Peter Lynch, one of the best stock pickers of the last century, donates some of his most valuable investments to Boston College: a $20 million trove of works from his private art collection.
Mr. Lynch, vice president of Fidelity Management and Research Co., said he would donate to the university’s McMullen Museum of Art 27 paintings and three drawings by artists including Pablo Picasso, Winslow Homer, Mary Cassatt and Diego Rivera. The donation is accompanied by a $5 million grant to support the curation of the museum’s new Carolyn A. and Peter S. Lynch collection.
Mr Lynch said he and his late wife started buying paintings more than 30 years ago. They were particularly drawn to American artists and landscapes, but the collection also includes other notable works that have remained in private collections for decades. One of the donated paintings, “Farewell to Mayo” by Jack Butler Yeats, was gifted by British actor Sir Laurence Olivier to Vivien Leigh when the two married.
“It’s a transformational gift,” said Nancy Netzer, director of the museum. “These works were in private hands, and now they are transferred to a major university with scholars from various disciplines who are very keen to research them. They tell a lot of stories that need to be discovered from professors not only in art and in art history, but also in sociology, theology and earth and environmental sciences.
Mr. Lynch’s run as manager of Fidelity’s flagship Magellan fund was one of the most celebrated in Wall Street history. Magellan has averaged an annual return of nearly 30% under his leadership, beating the S&P 500 index for 10 of his 13 years. Mr. Lynch’s successes helped Fidelity recover from a decade-long bear market, and he stopped investing in 1990.
Mr. Lynch spoke on Monday about some of his collected works with the same enthusiasm and attention to detail that he often describes his favorite stock picks. But he said he never viewed any of his art purchases in the same way. The paintings are remarkable, he said, in part because their beauty can be appreciated by anyone, including children. “In anything I’ve bought, I’ve never considered it an investment like Taco Bell or Chrysler,” he said.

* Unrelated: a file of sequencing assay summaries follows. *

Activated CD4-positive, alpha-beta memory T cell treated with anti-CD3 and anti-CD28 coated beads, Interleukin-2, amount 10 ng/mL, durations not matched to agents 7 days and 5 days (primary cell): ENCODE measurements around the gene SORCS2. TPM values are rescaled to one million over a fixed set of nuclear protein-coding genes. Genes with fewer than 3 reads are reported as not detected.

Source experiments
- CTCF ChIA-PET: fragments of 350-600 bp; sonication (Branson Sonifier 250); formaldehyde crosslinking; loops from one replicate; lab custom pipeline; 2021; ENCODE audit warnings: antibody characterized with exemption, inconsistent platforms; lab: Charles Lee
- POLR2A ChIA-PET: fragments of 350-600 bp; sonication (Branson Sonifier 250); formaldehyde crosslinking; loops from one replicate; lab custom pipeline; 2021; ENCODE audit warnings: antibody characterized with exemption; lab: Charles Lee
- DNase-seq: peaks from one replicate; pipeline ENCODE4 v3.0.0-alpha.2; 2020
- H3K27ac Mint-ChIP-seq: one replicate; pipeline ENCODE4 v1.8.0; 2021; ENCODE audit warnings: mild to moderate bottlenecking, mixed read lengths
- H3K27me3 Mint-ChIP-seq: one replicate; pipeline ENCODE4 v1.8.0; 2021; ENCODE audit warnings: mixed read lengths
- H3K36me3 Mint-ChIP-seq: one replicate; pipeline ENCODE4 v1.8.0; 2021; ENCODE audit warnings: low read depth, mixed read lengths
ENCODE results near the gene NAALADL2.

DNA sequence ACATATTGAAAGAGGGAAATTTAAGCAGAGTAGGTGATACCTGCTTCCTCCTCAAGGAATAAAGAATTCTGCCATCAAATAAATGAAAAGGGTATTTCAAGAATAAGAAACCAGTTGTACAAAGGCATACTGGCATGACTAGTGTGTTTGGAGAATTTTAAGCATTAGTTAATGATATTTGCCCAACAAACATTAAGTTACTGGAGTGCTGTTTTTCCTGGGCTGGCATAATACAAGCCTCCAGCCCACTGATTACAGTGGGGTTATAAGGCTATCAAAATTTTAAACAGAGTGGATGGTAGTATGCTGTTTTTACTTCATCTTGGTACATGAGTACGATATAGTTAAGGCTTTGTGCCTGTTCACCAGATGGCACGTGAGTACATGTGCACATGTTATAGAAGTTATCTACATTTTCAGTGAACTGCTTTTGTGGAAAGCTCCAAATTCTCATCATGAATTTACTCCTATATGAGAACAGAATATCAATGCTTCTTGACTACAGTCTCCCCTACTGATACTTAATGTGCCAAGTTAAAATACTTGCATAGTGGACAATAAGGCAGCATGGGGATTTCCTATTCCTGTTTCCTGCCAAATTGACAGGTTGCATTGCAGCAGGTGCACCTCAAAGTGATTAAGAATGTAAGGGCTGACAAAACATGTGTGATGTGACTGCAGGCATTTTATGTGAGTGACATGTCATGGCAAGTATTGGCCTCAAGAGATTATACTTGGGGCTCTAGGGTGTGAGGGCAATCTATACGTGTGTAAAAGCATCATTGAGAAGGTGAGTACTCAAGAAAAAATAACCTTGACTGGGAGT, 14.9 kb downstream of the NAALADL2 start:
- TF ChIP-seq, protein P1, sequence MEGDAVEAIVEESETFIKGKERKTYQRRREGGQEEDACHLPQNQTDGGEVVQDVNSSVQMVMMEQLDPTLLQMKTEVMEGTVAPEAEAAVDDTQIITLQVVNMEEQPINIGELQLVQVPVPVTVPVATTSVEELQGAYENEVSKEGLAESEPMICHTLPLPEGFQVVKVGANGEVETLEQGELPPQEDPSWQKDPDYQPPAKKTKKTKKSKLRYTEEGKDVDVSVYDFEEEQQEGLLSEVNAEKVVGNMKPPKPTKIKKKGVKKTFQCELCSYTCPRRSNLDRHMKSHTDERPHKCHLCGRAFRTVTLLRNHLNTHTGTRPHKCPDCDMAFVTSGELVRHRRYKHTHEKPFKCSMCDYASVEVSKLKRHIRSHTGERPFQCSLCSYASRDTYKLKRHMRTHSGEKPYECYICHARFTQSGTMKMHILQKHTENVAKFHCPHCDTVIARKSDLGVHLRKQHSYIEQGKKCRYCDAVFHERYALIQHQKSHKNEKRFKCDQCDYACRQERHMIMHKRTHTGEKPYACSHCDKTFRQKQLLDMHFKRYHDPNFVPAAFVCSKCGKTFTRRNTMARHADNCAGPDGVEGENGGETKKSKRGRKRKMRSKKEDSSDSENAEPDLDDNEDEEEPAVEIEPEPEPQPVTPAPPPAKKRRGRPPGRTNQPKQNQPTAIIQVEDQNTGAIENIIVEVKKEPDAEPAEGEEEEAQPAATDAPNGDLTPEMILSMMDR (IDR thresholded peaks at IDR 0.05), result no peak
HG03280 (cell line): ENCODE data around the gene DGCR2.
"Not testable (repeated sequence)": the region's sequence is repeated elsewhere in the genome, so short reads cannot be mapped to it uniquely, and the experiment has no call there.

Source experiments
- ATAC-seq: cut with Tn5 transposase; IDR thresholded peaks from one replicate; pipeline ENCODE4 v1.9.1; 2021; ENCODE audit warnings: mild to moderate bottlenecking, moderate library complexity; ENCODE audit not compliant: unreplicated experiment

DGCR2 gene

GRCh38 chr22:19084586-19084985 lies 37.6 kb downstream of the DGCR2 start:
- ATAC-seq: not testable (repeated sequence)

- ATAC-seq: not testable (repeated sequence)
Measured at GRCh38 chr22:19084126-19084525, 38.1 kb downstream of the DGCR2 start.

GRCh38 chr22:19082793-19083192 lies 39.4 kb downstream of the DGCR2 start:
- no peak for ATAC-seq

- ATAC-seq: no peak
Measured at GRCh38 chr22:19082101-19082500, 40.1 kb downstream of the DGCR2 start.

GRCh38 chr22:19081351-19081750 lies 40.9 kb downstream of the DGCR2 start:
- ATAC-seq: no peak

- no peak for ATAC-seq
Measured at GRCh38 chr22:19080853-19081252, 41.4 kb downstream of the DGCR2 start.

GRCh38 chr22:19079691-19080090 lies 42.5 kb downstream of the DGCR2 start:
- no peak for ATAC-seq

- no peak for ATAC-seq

Mr. Lynch’s association with Boston College predates his arrival on campus as an undergraduate in the early 1960s. He grew up in nearby Newton, Massachusetts, and his father taught physics in the same building that once housed the college’s art museum.
The museum moved into its own renovated space in the early 1990s. The exhibits and all of its programming are free to the public, Ms. Netzer said.
Ms. Netzer recalled when, about 30 years ago, Mr. Lynch invited her and the university’s president and vice president to his home to view his collection.
“When we left, the president and vice president and I looked at each other and said, ‘Wouldn’t it be wonderful if one day the collection came to British Columbia?’ said Ms. Netzer.
Last summer, Mr. Lynch called her to let her know what was going on.
“I made my decision,” Ms. Netzer recalled, telling Mr. Lynch. “Can you come next week and tell me what you want?”
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Appeared in the December 7, 2021 print edition as “Peter Lynch Donates Art Collection”.